“Making Sense of the 2010 Census” series
The median age for residents of the District of Columbia is 33.8, while the median age for Maine residents is 42.7, according to the first batch of 2010 Census Demographic Profiles for states. In Michigan, 72.1 percent of occupied housing units were owner-occupied, compared to 62.3 percent in Massachusetts.
The U.S. Census Bureau released demographic profiles for 13 states the first week of May, with data for 13 additional states scheduled for release each of the following weeks of the month.
The 2010 Census Demographic Profiles include median age, average household size, and percentage of owner-occupied versus rental housing units, along with detailed data on age and sex distributions, race, and household composition – in all, 150 data items.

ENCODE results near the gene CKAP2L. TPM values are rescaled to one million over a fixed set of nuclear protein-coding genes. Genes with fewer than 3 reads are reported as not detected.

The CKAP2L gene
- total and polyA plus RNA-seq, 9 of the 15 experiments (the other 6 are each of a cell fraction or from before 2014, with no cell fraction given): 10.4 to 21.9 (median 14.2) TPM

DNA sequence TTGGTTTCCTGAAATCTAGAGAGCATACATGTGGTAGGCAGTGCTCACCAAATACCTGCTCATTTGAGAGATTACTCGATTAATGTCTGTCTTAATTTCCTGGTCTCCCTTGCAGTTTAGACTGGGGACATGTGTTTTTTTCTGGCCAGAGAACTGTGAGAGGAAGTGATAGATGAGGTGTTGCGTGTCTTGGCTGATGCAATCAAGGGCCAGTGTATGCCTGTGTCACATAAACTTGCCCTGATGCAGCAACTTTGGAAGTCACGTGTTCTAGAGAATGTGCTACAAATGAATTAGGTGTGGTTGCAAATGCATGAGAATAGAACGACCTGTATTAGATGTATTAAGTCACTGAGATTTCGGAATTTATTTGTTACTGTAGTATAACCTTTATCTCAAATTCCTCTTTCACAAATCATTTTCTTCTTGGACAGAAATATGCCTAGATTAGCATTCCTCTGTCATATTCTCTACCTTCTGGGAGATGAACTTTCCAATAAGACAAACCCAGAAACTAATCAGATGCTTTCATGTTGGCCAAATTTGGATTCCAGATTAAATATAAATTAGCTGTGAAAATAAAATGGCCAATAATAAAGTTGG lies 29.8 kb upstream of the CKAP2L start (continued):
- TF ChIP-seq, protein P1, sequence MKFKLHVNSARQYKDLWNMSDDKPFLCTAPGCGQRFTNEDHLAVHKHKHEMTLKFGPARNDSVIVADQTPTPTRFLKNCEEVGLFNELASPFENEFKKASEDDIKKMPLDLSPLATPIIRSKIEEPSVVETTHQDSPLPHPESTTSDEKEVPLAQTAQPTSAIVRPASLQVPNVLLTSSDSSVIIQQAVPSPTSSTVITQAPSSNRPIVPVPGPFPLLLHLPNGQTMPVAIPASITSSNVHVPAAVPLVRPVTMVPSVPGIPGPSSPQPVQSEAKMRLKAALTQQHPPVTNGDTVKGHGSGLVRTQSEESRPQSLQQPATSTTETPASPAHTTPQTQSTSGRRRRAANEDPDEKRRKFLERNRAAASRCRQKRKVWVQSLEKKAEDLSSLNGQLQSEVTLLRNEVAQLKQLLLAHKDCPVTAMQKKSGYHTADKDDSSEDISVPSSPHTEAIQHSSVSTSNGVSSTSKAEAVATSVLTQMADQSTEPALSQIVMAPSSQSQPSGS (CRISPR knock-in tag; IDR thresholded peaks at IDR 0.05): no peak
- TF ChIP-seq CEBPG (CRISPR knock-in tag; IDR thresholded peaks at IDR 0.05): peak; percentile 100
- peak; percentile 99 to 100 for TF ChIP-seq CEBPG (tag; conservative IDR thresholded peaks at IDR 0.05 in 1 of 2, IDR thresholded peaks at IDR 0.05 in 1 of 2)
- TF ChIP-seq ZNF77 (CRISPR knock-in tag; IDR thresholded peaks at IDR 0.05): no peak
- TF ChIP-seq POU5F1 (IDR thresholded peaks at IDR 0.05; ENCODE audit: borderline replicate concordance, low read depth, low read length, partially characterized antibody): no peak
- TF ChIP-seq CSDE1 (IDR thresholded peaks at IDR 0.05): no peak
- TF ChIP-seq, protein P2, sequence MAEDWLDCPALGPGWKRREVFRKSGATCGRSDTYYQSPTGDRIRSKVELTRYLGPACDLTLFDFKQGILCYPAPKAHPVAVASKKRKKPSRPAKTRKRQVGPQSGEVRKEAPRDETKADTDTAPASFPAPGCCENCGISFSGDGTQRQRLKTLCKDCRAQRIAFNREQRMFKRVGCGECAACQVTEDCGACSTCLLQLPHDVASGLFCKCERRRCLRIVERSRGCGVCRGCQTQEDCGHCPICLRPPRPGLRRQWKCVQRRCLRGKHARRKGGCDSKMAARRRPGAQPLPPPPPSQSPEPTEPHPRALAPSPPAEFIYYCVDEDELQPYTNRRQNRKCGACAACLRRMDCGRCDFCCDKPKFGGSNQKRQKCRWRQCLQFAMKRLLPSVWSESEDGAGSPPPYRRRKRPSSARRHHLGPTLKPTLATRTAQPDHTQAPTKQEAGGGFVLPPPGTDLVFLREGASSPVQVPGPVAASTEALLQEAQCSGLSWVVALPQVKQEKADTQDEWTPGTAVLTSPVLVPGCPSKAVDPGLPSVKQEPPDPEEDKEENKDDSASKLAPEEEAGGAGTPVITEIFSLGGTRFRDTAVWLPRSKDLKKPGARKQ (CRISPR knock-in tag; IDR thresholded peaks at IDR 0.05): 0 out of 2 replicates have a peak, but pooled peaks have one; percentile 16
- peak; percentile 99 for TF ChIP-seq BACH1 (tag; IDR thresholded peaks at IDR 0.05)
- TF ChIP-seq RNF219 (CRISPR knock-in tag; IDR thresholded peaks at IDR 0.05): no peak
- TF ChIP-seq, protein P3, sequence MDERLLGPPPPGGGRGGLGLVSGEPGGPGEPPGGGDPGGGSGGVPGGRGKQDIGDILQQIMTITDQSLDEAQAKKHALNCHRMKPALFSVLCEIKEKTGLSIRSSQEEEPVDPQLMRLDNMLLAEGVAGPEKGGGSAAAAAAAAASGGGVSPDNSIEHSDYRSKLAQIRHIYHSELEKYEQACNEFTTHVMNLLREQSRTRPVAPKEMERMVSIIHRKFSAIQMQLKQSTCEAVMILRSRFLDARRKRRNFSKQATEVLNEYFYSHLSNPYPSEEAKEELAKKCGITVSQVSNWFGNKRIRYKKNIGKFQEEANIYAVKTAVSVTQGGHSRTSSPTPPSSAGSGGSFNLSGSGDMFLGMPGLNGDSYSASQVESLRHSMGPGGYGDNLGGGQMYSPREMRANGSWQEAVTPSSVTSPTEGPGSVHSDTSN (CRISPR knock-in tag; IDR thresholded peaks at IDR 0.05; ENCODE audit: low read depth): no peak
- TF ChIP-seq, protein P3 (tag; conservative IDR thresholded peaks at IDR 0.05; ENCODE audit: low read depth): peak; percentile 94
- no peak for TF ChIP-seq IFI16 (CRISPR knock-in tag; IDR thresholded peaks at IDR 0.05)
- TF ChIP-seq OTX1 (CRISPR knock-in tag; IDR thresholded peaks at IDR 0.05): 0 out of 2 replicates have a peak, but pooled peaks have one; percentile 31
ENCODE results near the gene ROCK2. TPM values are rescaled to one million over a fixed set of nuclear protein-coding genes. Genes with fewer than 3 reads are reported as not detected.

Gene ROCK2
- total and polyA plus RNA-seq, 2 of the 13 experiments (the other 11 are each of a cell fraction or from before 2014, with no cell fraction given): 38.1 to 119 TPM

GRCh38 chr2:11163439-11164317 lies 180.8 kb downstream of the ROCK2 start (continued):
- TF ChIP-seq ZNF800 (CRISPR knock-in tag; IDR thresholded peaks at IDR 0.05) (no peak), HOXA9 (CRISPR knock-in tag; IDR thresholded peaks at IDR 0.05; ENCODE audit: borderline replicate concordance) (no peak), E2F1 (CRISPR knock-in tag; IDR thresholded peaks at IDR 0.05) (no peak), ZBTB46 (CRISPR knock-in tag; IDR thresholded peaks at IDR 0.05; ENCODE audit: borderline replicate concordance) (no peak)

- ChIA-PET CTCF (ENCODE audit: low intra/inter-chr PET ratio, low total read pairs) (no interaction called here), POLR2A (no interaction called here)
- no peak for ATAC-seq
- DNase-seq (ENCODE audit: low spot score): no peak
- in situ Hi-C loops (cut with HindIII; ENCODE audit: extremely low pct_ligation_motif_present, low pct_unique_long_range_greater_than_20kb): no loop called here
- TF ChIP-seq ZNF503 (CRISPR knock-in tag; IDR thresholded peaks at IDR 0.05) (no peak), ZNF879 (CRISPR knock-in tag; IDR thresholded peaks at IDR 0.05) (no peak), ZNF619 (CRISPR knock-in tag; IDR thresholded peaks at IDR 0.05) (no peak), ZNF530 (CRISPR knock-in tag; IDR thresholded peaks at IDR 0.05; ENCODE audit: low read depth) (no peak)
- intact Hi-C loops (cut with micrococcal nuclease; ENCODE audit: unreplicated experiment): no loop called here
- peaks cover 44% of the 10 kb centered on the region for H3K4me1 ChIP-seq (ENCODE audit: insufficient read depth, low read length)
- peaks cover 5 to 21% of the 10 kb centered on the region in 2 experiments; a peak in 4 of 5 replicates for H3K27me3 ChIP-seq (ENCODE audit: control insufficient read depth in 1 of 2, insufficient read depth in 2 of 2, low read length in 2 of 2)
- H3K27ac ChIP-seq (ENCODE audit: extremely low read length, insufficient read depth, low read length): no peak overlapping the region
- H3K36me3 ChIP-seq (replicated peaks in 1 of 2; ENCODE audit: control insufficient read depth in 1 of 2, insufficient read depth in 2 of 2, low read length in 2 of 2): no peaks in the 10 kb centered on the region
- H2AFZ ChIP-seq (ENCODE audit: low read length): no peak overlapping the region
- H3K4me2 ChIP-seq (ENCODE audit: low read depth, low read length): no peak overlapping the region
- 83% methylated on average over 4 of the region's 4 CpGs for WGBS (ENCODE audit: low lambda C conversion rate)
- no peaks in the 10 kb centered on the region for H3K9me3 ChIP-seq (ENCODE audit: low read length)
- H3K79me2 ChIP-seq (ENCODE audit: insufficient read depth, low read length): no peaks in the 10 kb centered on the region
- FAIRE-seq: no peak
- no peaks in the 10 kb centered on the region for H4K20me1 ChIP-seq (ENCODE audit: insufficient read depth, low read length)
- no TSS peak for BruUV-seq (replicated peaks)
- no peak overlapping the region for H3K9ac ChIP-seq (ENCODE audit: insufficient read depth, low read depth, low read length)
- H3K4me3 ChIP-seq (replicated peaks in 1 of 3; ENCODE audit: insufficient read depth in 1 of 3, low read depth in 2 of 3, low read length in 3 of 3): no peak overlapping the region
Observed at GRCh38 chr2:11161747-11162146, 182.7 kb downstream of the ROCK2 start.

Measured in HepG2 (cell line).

The 2010 profiles have been expanded from prior Census releases to include race subcategories for Asian, Native Hawaiian, and Hispanic population groups. The major race group “Asian” now includes six subcategories: Asian Indian, Chinese, Filipino, Japanese, Korean, and Vietnamese, in addition to “other Asian.”
In addition, the 2010 Census data includes more granular age data than ever before, now broken down into five-year segments up through age 85.
“Census data helps governments at the state, county, and local levels make important decisions regarding infrastructure, programs and services to meet the needs of the population,” according to Lloyd Potter, Texas State Demographer based at the Institute for Demographic and Socioeconomic Research at the University of Texas at San Antonio (UTSA).
Detailed age data, for example, can help determine the need for schools, elder care programs, transportation services, and a wide variety of other public programs.
As Dr. Potter points out, most communities are pretty well aware of demographic shifts in their area, but official Census data can confirm these trends with a fairly high degree of geographic detail, thereby serving as an important tool for government officials and other policymakers.